Let’s begin talking about how not to raise spoiled brats by listing the top seven methods that do create lazy, selfish, narcissistic, arrogant, entitled, bullying tyrants.
The underlying attitude that creates demanding, abusive bullies is the false idea that if children are never thwarted or forced to do what they don’t want to, they’ll be more creative and happy, and their self-esteem will be higher. This attitude is very prevalent among the helping professions; especially therapists and teachers.
What I say may anger people who think in black-while, all-none terms. Those people think that the only choices are total freedom and praise, or beatings and total repression. How silly to think that way.
My top seven attitudes, approaches, techniques, methods to create willful, domineering brats and teenagers are:
Always give them everything they want and give them control of every decision. Teach them that if they don’t get what they desperately want at the moment, they’ll never be happy. Never force them to do what you want. Always try to get them to understand that you’re right, so they’ll willingly do what you want them to. Don’t act until they give you permission.
Never correct them or say, “No.” Help them think they’re sensitive, weak and fragile. Be afraid that if their feelings are hurt, they’ll never get over it.
Never show displeasure or tell them that they failed to meet your expectations. Always tell them that their efforts are good enough; no matter how pathetic the results.
Always tell them that they should succeed instantly or that what they can’t do easily isn’t important. Tell them that hard work and struggle aren’t important. Blame everything that they don’t like on other people (bad friends, bad teachers, bad schools, bad society), not on their insufficient or mediocre effort. Always tell them that the world is supposed to be fair and to make them happy.
Be afraid that if they’re unhappy or angry, they won’t love you. Always try to be their confidant and best friend. Give in to their fits and temper tantrums in order to get them to stop. Train them that you’ll give them whatever they want if they throw fits in public.
Always excuse their bad behavior because they’re “cute” or “creative.” Always excuse them from chores because it’s no fun for them.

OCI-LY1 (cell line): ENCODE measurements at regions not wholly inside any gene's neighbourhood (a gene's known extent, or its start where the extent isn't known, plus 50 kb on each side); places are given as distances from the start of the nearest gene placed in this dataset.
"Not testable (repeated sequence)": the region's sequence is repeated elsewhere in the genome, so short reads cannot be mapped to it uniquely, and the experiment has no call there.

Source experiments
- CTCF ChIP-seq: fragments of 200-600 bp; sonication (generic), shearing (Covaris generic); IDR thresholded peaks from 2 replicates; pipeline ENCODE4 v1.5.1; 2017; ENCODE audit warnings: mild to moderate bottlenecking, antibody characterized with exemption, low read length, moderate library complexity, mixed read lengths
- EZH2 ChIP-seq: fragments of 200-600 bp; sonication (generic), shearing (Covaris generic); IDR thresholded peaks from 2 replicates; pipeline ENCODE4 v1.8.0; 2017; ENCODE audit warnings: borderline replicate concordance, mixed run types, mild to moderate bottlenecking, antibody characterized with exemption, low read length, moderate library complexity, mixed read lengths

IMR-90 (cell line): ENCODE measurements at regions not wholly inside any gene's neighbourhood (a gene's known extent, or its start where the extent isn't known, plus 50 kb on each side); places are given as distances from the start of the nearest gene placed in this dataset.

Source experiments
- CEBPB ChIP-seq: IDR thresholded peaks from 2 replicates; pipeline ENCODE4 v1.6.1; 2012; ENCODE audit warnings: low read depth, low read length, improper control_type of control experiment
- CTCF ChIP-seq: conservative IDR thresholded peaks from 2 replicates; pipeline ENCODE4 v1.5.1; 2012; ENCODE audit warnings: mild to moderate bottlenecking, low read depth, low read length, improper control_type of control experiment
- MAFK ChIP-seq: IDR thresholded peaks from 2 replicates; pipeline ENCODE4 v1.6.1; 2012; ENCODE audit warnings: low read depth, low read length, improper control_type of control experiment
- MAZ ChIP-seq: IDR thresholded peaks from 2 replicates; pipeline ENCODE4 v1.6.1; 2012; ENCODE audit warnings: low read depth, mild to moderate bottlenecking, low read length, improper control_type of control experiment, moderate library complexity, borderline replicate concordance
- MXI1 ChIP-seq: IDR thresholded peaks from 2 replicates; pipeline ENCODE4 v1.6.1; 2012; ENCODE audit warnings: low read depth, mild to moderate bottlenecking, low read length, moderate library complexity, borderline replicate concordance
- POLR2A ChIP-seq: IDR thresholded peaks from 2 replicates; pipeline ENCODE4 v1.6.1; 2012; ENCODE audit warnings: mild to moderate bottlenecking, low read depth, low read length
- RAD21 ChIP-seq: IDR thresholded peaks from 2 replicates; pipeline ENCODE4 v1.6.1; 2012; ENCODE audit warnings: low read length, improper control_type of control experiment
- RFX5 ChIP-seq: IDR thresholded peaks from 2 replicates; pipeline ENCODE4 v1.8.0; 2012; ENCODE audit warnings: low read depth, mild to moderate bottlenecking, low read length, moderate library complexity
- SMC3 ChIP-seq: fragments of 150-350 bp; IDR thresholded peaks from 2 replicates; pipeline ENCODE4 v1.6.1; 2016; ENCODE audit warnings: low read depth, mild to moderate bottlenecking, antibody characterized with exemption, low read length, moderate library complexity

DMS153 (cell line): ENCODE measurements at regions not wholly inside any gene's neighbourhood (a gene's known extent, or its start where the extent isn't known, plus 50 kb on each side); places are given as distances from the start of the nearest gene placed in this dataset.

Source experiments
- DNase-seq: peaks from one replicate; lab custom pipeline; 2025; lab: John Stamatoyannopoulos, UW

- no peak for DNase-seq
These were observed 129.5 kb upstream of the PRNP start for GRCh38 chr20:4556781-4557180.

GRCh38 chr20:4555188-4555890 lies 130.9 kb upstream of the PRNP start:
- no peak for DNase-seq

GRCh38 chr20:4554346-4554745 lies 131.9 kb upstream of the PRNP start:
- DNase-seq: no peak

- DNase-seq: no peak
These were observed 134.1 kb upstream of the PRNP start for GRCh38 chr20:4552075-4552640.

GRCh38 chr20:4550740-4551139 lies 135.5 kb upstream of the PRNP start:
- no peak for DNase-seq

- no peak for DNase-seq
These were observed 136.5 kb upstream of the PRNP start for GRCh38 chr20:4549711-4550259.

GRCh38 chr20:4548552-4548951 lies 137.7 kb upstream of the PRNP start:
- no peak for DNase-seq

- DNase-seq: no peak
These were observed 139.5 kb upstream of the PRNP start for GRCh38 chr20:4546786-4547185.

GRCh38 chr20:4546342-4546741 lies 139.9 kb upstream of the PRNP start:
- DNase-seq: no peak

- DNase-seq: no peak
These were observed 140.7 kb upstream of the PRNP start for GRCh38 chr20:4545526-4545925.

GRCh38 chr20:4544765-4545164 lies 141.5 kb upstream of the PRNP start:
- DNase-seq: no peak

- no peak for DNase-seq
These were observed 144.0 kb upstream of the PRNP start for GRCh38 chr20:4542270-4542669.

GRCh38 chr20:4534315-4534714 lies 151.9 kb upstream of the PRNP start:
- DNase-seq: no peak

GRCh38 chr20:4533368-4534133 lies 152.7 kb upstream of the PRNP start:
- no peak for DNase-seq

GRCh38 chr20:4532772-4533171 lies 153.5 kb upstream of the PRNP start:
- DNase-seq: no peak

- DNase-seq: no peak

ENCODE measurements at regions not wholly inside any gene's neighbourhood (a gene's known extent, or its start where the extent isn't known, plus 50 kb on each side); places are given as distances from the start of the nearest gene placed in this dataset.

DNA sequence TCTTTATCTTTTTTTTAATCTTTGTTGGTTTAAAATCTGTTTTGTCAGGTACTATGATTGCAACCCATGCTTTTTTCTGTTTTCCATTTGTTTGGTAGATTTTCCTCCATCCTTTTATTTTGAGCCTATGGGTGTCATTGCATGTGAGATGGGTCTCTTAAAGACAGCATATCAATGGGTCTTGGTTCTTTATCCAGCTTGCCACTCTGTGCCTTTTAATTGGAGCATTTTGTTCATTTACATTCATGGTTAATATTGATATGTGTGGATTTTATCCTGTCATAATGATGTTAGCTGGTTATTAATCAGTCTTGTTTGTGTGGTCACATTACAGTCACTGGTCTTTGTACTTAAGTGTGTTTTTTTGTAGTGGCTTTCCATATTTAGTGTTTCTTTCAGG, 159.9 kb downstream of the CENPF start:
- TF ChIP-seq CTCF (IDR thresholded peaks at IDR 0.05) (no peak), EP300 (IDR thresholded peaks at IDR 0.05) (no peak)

Instead of calmly applying consequences whether they like it or not, always let them misbehave without correction or consequences. Hold your tongue or repeatedly tell them not to do something, but don’t actually do anything effective until you can’t stand it anymore and you throw a fit. Never smack their bottoms or grab them to make your point or to let them know that sometimes they will do what you want, no matter what – even though that’s the only thing that will get them to do what you want.
If you start these approaches when they’re infants, you can create manipulative, demanding teenage bullies who think they’re entitled to everything they want and you’re supposed to provide it. They’re the kind of children who may be living at home when they’re 40. Will you wonder why, deep down, you don’t like them any more than they like you?
Of course, don’t go to the other extreme and beat them into submission.
Don’t give in to guilt when you thwart them with your, hopefully, high expectations. Don’t give in to coddling and wishful thinking when they try to wear you down.
Are you a nitpicking perfectionist? You might not think so, but what does your staff think? If so, it’s time for change. Because for all their good intentions, control freaks generally do more harm than good.
To read the rest of this article from the Business Journal of Portland, see:
Nitpicking control-freak bosses always lose their best employees
Of course you want to make sure things are just right, especially on documents that might have legal consequences or if they’ll be seen by big customers or big bosses. But what are the consequences of going too far?
For control freaks, there is no “too far.” They nitpick every document and e-mail. They red-pencil every word and choice of layout, font style and size. They’ll even correct their own changes if you feed them back a second time. They think no one is quite as good at anything as they are.
You know the type: The boss who plans the details of every small event, spends an afternoon directing exactly where to place balloons or strings of lights, designs the organization’s web site, takes a day to oversee re-painting stripes in the parking lot or argues directly with vendors about minor details.
A steady diet of bullying and correcting staff – especially in minor details or matters of taste and style – means that control freak bosses don’t have time to do their real jobs.
Inevitably, staff motivation, morale and productivity suffer. Nitpicking perfectionists gloat while using sarcasm, put-downs, negativity and yelling. Even staff not directly involved are affected by the waves of discontent and ridicule that spread to every part of the organization.
The most creative and responsible staff will leave. Those who stay are willing to endure more micromanagement because they think it ensures they won’t get blamed for mistakes.